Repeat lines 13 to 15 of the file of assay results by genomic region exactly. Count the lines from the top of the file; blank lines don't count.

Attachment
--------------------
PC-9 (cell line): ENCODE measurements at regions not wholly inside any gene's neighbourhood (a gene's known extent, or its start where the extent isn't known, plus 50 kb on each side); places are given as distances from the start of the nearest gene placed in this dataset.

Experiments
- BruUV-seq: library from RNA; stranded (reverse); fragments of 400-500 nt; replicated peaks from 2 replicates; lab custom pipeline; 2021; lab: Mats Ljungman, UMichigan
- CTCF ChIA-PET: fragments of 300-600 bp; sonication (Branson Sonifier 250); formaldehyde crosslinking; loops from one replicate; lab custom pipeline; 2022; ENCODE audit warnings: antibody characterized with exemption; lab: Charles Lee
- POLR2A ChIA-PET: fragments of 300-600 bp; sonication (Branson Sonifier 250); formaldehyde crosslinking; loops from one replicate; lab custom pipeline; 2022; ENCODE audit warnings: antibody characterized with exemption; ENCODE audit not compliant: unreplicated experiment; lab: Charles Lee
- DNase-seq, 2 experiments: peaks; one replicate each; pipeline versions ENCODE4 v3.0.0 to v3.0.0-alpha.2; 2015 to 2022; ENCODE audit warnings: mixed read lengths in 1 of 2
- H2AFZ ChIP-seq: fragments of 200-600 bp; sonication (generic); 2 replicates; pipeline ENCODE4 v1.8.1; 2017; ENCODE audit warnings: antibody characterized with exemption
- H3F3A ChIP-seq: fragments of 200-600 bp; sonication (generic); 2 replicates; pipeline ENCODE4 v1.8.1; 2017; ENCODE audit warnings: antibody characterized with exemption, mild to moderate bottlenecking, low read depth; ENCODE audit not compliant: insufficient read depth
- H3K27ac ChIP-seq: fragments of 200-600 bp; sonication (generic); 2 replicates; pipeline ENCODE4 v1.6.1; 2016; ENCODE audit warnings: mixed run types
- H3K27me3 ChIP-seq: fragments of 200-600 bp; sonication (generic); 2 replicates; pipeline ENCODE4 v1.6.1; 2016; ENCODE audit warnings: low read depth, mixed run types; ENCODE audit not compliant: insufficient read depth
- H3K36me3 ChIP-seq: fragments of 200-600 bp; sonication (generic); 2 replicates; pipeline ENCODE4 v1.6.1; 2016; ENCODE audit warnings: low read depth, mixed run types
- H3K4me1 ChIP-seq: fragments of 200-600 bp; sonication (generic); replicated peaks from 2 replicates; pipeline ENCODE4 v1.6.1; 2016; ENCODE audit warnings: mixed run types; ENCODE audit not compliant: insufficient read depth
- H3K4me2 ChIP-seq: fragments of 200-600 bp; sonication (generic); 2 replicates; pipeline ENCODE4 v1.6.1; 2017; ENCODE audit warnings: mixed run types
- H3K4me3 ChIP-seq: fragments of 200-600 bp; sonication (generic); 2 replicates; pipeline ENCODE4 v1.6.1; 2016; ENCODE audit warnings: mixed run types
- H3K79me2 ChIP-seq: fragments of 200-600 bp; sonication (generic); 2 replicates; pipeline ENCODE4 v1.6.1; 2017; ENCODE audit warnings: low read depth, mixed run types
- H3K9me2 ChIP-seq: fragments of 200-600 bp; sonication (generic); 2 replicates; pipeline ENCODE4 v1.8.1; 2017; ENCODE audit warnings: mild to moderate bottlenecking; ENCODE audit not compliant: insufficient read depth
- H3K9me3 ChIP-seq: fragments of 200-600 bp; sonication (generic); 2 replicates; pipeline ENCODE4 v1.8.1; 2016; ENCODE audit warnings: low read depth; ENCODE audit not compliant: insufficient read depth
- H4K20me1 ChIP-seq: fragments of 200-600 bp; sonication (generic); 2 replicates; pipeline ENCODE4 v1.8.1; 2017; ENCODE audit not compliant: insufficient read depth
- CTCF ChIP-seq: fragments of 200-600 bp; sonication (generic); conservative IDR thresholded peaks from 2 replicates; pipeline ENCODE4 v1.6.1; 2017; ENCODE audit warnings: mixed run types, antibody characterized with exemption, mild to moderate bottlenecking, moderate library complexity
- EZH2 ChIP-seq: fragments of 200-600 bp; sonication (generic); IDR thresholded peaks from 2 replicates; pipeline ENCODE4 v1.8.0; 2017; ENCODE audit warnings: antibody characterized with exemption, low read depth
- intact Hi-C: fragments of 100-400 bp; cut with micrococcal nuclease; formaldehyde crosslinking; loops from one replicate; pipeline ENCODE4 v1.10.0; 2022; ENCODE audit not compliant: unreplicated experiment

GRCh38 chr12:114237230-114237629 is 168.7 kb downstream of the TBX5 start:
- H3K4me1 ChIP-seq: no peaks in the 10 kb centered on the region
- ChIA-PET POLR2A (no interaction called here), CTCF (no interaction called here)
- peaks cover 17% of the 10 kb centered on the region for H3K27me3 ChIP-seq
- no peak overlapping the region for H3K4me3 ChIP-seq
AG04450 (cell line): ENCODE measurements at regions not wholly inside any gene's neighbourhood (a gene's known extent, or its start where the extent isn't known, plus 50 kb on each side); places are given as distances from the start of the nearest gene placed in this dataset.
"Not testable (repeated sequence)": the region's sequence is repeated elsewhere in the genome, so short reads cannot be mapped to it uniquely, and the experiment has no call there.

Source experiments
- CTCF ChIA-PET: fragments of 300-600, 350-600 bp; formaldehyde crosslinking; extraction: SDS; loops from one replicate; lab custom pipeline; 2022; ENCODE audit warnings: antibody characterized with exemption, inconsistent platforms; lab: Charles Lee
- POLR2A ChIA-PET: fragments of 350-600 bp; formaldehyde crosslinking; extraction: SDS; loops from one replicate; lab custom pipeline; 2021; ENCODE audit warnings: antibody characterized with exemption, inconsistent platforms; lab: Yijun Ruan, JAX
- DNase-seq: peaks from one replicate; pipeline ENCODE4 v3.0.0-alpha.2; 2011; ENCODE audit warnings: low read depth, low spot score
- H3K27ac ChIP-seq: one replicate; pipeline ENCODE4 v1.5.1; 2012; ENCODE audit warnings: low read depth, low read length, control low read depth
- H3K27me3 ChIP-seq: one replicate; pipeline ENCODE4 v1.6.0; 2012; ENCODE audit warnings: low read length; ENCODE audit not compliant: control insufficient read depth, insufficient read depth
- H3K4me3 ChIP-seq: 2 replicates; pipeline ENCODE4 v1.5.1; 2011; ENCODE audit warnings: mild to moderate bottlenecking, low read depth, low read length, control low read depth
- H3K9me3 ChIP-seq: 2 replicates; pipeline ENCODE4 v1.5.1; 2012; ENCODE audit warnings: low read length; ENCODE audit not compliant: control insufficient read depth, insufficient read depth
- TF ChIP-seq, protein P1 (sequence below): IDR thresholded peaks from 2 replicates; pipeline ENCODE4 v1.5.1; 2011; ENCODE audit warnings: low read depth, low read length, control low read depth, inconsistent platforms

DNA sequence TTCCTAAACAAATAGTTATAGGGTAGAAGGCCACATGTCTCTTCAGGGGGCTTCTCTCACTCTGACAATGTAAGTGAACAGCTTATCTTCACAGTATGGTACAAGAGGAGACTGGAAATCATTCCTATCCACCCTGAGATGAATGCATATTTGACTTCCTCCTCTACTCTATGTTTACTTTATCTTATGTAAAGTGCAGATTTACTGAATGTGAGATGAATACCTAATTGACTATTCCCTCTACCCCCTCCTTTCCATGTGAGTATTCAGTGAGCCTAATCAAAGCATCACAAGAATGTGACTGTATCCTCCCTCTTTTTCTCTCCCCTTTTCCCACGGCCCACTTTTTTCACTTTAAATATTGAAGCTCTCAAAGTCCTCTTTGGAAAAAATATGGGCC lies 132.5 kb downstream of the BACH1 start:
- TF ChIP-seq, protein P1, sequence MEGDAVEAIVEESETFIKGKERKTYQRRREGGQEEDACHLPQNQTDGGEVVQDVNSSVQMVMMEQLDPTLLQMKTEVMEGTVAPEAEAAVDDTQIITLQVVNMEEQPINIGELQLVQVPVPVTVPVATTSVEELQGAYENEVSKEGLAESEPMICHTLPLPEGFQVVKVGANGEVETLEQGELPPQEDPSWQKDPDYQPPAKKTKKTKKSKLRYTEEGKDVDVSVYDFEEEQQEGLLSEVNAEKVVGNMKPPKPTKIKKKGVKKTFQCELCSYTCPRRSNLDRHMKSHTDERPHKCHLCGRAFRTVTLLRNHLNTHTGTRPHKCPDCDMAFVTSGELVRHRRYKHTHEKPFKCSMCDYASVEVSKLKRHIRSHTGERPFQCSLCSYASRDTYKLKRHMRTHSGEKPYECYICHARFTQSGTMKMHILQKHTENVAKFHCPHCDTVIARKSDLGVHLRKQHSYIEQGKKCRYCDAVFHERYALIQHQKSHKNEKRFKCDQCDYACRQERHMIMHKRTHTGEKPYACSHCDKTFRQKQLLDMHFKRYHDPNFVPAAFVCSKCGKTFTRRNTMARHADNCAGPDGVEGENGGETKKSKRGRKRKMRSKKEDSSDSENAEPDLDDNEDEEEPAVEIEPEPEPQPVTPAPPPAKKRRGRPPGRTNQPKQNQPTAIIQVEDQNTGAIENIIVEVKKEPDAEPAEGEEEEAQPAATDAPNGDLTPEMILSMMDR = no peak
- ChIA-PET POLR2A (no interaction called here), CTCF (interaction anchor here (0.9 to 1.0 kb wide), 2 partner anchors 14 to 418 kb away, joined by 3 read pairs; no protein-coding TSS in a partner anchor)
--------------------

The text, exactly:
- H3K4me2 ChIP-seq: fragments of 200-600 bp; sonication (generic); 2 replicates; pipeline ENCODE4 v1.6.1; 2017; ENCODE audit warnings: mixed run types
- H3K4me3 ChIP-seq: fragments of 200-600 bp; sonication (generic); 2 replicates; pipeline ENCODE4 v1.6.1; 2016; ENCODE audit warnings: mixed run types
- H3K79me2 ChIP-seq: fragments of 200-600 bp; sonication (generic); 2 replicates; pipeline ENCODE4 v1.6.1; 2017; ENCODE audit warnings: low read depth, mixed run types